where's there's a wall

New mural tackles gentrification and local history in Houston's East End

New mural tackles gentrification and history in Houston's East End

Muertos Mural Panorama
A panorama of the Muertos Mural. Photo by Lou Vest
Muertos Mural Sombrero Skull
The skull and sombrero play on life and death. Photo by Lou Vest
Muertos Mural Skulls
Artist Angel Quesada says the mural is like "a flag on the moon." Photo by Lou Vest
Muertos Mural Panorama
Muertos Mural Sombrero Skull
Muertos Mural Skulls

Houston’s EaDo crowd has a new conversation piece that’s sure to fire up lengthy dissertations on gentrification in the area, thanks to a new mural by local artist Angel Quesada.

Quesada, who also goes by the moniker ARTKUNGFU, has just completed a large piece called Muertos Mural, which he says “celebrates the culture and traditions of the East End and the historical Second Ward neighborhood using life and death as its theme.” The large-scale work, which is now emblazoned on the Morales Radio Hall, located at 111 N. Ennis St., plays on life and death for a very pointed reason, he says.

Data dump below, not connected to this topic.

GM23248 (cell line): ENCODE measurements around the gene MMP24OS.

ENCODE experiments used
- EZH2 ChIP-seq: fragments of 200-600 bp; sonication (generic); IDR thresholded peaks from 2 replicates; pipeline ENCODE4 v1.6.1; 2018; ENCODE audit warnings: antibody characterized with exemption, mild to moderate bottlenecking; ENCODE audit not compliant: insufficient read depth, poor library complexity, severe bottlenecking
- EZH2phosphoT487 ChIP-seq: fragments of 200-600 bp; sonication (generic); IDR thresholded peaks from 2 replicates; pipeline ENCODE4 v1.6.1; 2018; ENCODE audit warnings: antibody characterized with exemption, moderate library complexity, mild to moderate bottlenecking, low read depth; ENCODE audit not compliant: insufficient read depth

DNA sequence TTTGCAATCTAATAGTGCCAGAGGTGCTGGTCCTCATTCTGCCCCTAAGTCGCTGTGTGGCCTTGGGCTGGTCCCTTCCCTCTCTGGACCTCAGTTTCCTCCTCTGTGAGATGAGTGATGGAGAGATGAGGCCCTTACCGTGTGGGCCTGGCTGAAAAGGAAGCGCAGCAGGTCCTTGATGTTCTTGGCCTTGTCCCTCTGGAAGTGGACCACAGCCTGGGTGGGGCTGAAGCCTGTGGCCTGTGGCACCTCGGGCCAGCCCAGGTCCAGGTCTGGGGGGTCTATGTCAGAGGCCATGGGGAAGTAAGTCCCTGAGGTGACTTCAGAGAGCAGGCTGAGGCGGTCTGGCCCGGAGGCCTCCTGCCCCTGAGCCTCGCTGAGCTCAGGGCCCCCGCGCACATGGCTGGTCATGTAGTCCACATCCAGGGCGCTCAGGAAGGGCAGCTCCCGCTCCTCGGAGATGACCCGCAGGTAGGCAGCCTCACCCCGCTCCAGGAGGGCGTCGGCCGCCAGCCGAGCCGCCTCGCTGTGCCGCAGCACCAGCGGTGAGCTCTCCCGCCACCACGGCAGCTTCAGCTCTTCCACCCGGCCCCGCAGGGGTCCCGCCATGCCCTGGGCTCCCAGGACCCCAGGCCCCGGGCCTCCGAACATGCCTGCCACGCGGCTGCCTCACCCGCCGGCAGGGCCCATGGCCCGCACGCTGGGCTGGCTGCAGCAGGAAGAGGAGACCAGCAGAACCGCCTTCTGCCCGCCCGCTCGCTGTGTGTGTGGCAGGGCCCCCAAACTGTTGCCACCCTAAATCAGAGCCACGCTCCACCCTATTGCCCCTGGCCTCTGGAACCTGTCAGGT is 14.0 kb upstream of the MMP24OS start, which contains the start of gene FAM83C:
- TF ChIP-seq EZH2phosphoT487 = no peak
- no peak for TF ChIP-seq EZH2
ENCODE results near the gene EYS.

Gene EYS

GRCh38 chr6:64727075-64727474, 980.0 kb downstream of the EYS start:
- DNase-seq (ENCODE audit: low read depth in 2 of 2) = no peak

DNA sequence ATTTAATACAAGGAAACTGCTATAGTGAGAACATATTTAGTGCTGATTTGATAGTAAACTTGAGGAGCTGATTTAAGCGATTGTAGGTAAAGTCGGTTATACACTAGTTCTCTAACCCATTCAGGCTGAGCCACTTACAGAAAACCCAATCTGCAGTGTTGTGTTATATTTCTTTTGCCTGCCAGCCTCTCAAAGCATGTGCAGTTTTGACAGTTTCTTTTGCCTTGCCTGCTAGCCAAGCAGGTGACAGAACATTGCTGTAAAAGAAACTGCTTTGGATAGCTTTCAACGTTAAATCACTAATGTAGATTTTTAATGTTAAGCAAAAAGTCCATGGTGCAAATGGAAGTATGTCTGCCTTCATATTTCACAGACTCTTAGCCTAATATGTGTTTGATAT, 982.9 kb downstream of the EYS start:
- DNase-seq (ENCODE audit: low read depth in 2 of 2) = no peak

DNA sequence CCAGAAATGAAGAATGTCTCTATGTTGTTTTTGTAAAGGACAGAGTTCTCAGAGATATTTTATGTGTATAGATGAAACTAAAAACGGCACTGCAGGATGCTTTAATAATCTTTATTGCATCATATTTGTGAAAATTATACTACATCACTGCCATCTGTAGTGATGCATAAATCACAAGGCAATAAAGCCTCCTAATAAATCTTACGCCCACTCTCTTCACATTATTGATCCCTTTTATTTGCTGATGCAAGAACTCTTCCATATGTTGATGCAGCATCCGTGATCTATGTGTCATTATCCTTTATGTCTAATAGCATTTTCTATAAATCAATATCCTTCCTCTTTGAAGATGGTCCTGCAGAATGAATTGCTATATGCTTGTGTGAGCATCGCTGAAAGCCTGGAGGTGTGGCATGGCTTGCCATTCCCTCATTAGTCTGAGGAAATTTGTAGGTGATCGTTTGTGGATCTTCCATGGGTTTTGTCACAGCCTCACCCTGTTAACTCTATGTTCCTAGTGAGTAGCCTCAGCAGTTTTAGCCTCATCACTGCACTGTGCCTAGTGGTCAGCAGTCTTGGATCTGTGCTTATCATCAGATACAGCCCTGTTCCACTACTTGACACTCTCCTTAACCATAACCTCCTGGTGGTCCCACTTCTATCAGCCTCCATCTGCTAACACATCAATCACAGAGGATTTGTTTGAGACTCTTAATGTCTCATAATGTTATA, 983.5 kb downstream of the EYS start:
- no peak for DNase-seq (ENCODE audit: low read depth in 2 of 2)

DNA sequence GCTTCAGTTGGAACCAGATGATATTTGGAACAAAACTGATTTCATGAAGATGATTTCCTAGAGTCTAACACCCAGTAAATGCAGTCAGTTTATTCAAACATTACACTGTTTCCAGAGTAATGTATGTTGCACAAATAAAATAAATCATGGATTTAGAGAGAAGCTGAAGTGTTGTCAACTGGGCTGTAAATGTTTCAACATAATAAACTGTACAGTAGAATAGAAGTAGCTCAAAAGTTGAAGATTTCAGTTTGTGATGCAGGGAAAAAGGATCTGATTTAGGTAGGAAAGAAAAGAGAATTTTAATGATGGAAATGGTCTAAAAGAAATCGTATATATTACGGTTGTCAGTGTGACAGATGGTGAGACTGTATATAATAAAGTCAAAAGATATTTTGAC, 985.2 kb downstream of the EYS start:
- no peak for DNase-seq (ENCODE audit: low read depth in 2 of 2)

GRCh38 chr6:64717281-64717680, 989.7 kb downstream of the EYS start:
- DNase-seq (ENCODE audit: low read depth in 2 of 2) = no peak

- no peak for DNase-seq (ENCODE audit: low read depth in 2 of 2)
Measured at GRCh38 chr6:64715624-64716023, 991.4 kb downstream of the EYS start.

“Many Mexican-American families have made their homes here in the East End since the ’20s,” he notes. “They built businesses, they built homes. But now new people are looking to cash in on the cheap real estate. It’s a new frontier because everyone wants to live near the urban core. And the original families are being displaced. In some ways as the neighborhood is growing, it’s also dying.” The artist created the mural as a nod to rural pueblos throughout Mexico, especially in the Oaxacan region. In this mural, Quesada takes a Dia de los Muertos theme and gives it a tongue-in-cheek twist.

He says understands why people are moving in for the lifestyle and even the view. “My own new neighbors asked me to trim my tree so they could have a better view of downtown,” he says. “But what will happen to the culture here? It’s not lofts or even visual art. Culture is the tradition and language and behaviors that families pass on.”

So as the townhomes go up, Quesada says he wants to make sure the original families in the East End are remembered as they leave or die out. “I’m responding to the culture being erased,” he says. “It’s like a flag on the moon. It says, ‘We were here.’”